On the night of April 21, 2016, eight people were killed in four homes in Pike County, Ohio. All eight victims were part of the Rhoden family. Seven of the victims, a 16-year-old boy and six adults, were found to have been shot execution style in the head, while the eighth was shot to death in his trailer in nearby Piketon. It was the second deadliest mass shooting of 2016 behind the Pulse Nightclub shooting and the largest criminal investigation in Ohio’s history. It would be known as “The Piketon Massacre.”
Two years later, a local family of four was arrested and charged with the murders, shocking the rest of the tight knit Piketon community. “The Piketon Massacre” speaks with townspeople, psychologists, investigators and friends and family of the victims to piece together possible motives for the murders. They also want to find out how these families are connected, and how far that connection must go to justify murder.
The first season of “The Piketon Massacre” captures the shock and division of the small Ohio town. The Rhoden family had roots in Pike County that went back generations; the close knit family lived within just a few miles of each other and had become a fixture in the community. So, on the morning of April 22, when Bobby Jo Manley went to Christopher Rhoden Sr.’s home, he found him and his cousin, Gary Rhoden, shot to death.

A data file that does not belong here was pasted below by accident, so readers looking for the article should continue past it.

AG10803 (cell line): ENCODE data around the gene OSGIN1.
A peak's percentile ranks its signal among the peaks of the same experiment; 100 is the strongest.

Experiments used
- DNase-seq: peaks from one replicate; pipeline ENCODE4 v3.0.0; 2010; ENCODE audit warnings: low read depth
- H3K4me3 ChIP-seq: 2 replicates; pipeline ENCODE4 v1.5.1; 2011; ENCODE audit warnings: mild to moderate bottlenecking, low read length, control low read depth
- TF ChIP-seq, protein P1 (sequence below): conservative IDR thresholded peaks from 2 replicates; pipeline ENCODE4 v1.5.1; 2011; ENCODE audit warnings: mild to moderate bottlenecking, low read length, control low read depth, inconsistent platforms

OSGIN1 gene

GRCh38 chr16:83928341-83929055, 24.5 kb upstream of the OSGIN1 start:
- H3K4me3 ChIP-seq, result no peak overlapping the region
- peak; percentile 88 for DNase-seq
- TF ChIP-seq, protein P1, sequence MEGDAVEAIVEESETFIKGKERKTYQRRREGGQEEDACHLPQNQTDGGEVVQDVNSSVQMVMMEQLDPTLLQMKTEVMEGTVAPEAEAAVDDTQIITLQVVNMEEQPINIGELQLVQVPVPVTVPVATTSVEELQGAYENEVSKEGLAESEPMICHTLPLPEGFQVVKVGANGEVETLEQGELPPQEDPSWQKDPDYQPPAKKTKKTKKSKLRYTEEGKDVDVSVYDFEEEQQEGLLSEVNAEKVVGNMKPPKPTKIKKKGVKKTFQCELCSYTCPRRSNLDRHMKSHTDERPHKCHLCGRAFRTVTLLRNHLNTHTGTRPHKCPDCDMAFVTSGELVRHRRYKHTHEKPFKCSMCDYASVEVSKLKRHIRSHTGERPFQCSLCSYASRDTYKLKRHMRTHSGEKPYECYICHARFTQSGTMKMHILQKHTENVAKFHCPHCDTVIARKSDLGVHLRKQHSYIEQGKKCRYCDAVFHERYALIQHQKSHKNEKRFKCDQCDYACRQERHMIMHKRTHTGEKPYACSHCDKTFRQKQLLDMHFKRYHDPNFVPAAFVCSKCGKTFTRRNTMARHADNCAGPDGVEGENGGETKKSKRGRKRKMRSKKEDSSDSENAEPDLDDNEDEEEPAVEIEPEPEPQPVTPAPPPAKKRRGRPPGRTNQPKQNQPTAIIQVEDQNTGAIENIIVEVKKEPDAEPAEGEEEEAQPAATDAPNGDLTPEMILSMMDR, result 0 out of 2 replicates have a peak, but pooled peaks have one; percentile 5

Manley called the police, and quickly went to the second home on the Rhoden property, where the young Clarence “Frankie” Rhoden and his fiancée Hannah Gilley lived. She went to tell them the news of his father’s murder, but instead, Frankie’s three-year-old son answered the door, telling his aunt that his father was “playing zombie.” Manley found Frankie and Gilley dead as well, in their bed with their six-month-old baby who had been spared.
Meanwhile, Manley’s brother, James, had gone to check on Dana Lynn Rhoden, Chris Sr.’s ex-wife, and found her, their daughter Hannah May, and son Christopher Jr. also dead. Hannah Mae’s 5-day-old baby had been spared, like her cousin’s. Later that day, Kenneth Rhoden, brother of Christopher Sr., was found dead in his home. Eight family members found dead in seperate homes, with three children spared. At the end of this story, it will have been two families ripped apart, and a sleepy town that became the epicenter of a grisly mass murder would never be the same.
In the second season of “The Piketon Massacre,” released in the summer of 2021, the team is revisited Pike County to examine the events and see where everyone stands now. They cover the news in court: on April 21, 2021, Jake Wagner pled guilty to the eight murders, as well as other counts. What will this mean for the three other Wagners who will still stand trial? Within this season, new crimes are discovered and the case takes many new twists and turns. Listen to “The Piketon Massacre” to hear the entire story and find out why the Rhoden’s were being hunted.